Dissatisfaction was the long-lasting resistance to the corruption of “King Farooq (1920-1965)”, which led to the revolution of the army led by “General Mohammed Najib” in 1952. The country was declared a republic in 1953. In 1954, “Najib” resigned as “Colonel Gamar Abdul Nasser” until his death in 1970. He was succeeded by “Anwar Sadat”.
When Egypt nationalized the “Suez Canal” in 1956, Israel was refused to use the canal. With the help of France and Britain, Israel invaded Egypt and occupied the entire “Sinai” peninsula. The British and French landings landed on the side of the “port”. The United Nations intervened and the invading army withdrew. Until 1967, United Nations emergency forces were stationed on the Egyptian side of the border. In 1967 and 1973, Israel and Egypt fought two more wars on the “Sinai”.
The United Nations peacekeeping team is again stationed in the area. The Suez Canal reopened in 1975.
The theme of “Arab Unification” is discussed from time to time in the “Arab World”. In 1958, Syria and Egypt joined to form the “United Arab Republic.” But Syria withdrew from the alliance in 1961, and Egypt changed its name to “Egypt, Syria, and the Arab Republic of Libya.” Three Arab Republics approved plans to form a federation-but the proposed unification has never been achieved. Later, Egypt and Sudan signed a joint defense agreement and cooperated in many joint ventures in the field of economic development. They held their first joint parliamentary meeting in 1977, but they have not discussed plans to establish a single country between the two countries.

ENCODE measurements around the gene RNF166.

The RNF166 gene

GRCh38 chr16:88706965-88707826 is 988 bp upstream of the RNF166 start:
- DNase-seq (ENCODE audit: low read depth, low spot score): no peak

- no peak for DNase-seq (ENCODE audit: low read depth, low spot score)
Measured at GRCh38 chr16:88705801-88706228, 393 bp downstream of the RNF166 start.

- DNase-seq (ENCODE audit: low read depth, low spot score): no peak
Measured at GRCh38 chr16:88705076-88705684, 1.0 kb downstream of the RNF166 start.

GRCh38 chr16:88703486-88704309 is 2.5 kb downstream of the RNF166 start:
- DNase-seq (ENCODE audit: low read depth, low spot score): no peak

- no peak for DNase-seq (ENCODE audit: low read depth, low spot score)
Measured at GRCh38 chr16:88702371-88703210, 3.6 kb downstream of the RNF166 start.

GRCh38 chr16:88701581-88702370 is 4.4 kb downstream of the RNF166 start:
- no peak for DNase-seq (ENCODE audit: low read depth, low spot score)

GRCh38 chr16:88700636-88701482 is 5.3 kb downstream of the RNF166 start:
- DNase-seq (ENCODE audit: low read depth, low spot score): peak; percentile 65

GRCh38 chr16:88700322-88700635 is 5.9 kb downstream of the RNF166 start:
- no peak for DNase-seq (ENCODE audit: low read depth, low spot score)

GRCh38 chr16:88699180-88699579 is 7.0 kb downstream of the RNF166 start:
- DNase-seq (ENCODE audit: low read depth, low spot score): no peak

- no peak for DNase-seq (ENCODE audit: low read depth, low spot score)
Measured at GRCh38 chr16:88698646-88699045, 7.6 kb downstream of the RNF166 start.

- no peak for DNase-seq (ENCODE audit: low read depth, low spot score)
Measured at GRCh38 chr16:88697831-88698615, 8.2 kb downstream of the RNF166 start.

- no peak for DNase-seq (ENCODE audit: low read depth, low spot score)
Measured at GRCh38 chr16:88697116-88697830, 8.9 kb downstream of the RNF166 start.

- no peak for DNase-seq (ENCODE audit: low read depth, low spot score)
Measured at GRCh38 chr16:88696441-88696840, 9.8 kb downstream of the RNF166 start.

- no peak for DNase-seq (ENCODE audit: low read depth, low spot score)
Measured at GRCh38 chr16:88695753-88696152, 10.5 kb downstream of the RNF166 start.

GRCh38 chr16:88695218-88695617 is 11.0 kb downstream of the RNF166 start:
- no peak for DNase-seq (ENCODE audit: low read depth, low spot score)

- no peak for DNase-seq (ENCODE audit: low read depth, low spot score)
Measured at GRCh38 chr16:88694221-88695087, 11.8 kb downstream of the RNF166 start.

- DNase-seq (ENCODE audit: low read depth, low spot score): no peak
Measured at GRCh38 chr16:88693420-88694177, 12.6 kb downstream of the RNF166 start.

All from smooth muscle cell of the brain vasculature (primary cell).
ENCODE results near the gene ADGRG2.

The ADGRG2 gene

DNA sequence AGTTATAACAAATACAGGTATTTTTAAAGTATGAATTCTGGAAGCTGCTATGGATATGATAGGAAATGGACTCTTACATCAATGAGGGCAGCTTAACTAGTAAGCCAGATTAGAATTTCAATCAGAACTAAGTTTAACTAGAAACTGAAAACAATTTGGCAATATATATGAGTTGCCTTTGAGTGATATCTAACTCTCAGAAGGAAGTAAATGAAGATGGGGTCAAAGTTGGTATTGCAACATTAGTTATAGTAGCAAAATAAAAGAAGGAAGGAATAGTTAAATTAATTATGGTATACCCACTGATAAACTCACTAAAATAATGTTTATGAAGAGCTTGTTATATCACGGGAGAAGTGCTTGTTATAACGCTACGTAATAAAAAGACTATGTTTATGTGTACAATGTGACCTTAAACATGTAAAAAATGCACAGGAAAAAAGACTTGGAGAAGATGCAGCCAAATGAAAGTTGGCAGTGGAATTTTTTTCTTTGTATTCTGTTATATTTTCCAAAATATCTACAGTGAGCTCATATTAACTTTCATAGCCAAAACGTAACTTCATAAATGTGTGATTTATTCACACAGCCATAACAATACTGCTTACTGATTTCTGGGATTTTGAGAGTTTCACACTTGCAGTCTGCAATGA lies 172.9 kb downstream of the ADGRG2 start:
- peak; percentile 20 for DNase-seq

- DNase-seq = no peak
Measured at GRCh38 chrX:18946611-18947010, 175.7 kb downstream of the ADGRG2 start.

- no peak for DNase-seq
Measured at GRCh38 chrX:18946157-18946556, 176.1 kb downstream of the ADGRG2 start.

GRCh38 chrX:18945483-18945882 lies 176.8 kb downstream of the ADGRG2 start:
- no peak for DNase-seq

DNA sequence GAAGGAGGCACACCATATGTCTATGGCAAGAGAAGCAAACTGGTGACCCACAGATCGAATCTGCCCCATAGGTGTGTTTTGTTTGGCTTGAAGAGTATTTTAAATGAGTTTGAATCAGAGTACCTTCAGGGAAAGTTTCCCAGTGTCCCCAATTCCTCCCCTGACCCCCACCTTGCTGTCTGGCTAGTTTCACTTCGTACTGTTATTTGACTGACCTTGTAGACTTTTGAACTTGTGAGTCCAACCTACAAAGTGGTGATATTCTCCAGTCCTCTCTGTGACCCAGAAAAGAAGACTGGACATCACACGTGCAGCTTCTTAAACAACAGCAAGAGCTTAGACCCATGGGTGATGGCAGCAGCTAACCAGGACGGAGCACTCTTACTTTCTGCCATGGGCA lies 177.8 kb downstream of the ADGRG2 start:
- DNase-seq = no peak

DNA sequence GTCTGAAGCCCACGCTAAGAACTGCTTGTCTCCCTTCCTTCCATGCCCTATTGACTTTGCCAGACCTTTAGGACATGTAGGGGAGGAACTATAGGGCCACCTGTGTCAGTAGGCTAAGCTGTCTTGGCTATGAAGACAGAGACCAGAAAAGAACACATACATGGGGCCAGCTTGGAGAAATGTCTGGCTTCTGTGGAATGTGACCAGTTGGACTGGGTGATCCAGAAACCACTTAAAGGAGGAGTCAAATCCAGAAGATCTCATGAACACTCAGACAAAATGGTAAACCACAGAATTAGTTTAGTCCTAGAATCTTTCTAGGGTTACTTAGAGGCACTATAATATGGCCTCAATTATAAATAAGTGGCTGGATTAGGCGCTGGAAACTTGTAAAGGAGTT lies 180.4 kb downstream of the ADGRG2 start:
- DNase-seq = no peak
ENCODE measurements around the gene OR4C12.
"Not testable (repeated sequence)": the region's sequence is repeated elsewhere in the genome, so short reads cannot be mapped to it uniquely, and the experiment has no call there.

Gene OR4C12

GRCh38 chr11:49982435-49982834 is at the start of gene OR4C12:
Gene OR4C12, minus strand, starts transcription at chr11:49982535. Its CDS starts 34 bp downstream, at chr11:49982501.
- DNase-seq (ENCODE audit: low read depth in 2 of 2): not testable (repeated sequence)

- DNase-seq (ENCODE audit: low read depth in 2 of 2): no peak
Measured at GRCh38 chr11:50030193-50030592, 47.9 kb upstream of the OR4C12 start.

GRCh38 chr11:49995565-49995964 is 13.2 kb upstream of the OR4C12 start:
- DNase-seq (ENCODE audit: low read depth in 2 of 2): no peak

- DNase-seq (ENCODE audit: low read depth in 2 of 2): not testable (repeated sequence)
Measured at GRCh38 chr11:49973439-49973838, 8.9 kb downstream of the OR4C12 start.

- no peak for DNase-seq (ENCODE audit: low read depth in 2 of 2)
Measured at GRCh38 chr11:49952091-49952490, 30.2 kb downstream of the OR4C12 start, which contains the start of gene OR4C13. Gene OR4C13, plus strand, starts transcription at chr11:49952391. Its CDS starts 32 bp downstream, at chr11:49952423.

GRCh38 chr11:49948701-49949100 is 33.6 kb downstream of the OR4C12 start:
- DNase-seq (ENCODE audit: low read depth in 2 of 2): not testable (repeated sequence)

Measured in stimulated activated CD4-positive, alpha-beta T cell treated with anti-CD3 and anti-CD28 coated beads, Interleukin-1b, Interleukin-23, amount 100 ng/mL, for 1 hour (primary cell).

Egyptian President Anwar Sadat made a historic visit to Jerusalem in 1977. Since its establishment in 1978, Sadat became the first “Arab leader” to visit Israel.
Israeli Prime Ministers “Menahem Begin”, “Sadat” and US President “Jimmy Carter” met at “Campaign David” in 1978. They formulated a peace agreement between Egypt and Israel and developed a framework. Broader peace throughout the “Middle East”. Israel agreed in stages to withdraw from the “Sinai Peninsula” in 1982. Through this action, the two countries established diplomatic relations in 1979.
The “Nobel Peace Prize” was shared by “Sadat” and “Start” in 1978. Many Arab countries condemned Egypt’s recognition of Israel, withdrew aid, and drove Egypt out of the “Arab League”. Sadat was assassinated by Muslim extremists in 1981. According to various reports; he opposed his policies, including the peace treaty with Israel. His successor “Hosni Mubarak” continued to support the agreed peace treaty.
On April 25, 1982, the last batch of Israeli troops withdrew from “Sinai” and the area was sent back to Egypt. However, the relationship between Israel and Egypt has become greater… After the Israeli forces invaded “Lebanon” later that year, the relationship between Israel and Egypt was tense again.
Today, turmoil, hatred, suspicion and hatred still exist throughout the “Middle East”.
Oh, what will happen next on such a historic land…?
“There is more in the world of Horatio than your philosophical dream”